This image shows Tropical Cyclone Fani just off the east coast of India in the Bay of Bengal. NASA's Atmospheric Infrared Sounder (AIRS) collected the image at about 1 p.m. PDT (4 p.m. EDT) today, May 2. At the time, the cyclone's wind speeds were equivalent to a Category 4 hurricane, with maximum sustained winds of 155 mph (249 kph) and gusts of up to 190 mph (306 kph), according to the Joint Typhoon Warning Center. The cyclone is expected to make landfall on Friday, May 3.
AIRS, in conjunction with the Advanced Microwave Sounding Unit (AMSU), senses emitted infrared and microwave radiation from Earth to provide a 3D look at weather and climate.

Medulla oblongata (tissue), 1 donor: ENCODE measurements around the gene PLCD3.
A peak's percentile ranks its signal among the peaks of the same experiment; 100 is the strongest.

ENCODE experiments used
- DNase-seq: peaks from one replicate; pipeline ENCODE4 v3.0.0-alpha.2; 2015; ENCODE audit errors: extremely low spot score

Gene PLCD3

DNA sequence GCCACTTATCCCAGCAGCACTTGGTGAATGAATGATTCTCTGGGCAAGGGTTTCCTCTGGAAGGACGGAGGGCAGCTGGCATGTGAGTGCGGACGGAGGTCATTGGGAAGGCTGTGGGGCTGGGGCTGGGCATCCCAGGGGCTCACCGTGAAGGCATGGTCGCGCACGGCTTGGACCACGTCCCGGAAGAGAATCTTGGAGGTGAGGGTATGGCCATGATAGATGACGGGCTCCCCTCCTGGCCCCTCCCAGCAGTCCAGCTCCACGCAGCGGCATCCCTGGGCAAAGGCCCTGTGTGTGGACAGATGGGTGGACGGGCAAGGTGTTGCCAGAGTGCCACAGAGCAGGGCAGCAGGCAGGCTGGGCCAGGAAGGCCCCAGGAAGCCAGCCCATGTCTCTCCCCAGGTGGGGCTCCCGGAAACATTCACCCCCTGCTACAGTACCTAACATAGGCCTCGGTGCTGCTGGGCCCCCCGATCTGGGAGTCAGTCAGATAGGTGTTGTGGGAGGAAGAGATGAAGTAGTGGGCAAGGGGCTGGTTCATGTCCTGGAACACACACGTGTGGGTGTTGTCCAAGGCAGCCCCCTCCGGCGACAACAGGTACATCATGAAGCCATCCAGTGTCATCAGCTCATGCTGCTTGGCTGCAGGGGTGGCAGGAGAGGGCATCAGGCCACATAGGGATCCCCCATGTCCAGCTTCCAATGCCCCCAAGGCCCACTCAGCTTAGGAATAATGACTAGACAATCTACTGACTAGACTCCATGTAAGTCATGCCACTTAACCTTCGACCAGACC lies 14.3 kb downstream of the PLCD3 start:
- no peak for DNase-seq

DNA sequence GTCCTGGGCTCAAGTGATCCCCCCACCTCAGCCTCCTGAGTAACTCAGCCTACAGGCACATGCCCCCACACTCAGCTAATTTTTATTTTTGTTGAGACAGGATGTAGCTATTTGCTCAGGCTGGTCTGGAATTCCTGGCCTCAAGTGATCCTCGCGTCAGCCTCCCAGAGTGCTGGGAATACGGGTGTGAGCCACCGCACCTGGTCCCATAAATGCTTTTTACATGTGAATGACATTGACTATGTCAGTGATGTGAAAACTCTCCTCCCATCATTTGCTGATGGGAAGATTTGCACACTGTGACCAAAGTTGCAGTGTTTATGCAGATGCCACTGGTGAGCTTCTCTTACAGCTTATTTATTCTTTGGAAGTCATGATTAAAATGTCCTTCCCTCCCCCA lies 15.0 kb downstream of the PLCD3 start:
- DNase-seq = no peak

The infrared image shows temperatures of the clouds or surface. The large purple area indicates very cold clouds carried high into the atmosphere by deep thunderstorms. Warmer areas, including the eye of the cyclone, are shown in blue. Shallower rain clouds appear green, while the orange areas represent mostly cloud-free air moving away from the storm.
Launched into orbit in 2002, the AIRS and AMSU instruments fly onboard NASA's Aqua spacecraft and are managed by the agency's Jet Propulsion Laboratory in Pasadena, California, under contract with NASA. JPL is a division of Caltech in Pasadena.
More information about AIRS can be found at https://airs.jpl.nasa.gov.